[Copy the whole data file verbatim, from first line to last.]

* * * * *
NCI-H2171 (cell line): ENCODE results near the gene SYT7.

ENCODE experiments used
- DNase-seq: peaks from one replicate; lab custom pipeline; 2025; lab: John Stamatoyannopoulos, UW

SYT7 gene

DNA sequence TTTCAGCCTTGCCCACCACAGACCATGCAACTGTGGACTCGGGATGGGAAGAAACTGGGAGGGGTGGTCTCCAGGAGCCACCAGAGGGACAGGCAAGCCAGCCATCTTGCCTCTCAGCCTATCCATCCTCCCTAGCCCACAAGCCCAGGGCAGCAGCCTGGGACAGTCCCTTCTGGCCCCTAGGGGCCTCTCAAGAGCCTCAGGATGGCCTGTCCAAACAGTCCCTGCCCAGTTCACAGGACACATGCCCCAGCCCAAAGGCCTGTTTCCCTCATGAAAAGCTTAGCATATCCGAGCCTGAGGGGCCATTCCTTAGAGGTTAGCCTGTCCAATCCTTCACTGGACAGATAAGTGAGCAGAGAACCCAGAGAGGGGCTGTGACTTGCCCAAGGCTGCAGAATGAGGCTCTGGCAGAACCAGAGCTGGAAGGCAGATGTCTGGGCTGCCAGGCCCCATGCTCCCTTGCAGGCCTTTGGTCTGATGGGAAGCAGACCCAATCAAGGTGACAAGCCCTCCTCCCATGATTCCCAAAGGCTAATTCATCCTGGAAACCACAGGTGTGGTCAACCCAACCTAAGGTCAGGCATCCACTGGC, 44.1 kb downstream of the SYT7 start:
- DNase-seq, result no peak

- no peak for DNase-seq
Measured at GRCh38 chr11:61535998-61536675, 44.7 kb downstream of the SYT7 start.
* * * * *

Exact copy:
NCI-H2171 (cell line): ENCODE results near the gene SYT7.

ENCODE experiments used
- DNase-seq: peaks from one replicate; lab custom pipeline; 2025; lab: John Stamatoyannopoulos, UW

SYT7 gene

DNA sequence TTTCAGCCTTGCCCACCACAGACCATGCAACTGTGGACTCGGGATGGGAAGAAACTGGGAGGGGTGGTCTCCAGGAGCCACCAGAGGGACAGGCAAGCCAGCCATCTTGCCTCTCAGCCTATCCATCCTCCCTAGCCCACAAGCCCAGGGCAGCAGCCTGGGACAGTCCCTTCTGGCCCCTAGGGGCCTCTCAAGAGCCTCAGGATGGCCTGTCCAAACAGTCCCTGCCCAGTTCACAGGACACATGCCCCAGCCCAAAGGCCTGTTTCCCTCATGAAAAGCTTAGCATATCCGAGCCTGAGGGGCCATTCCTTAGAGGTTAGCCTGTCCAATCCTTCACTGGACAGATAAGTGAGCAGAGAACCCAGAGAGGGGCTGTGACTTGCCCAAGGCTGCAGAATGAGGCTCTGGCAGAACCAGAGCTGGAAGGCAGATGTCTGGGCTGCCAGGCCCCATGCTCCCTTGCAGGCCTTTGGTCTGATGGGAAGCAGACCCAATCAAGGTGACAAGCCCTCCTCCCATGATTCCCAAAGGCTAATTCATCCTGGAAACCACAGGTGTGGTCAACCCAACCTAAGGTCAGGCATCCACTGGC, 44.1 kb downstream of the SYT7 start:
- DNase-seq, result no peak

- no peak for DNase-seq
Measured at GRCh38 chr11:61535998-61536675, 44.7 kb downstream of the SYT7 start.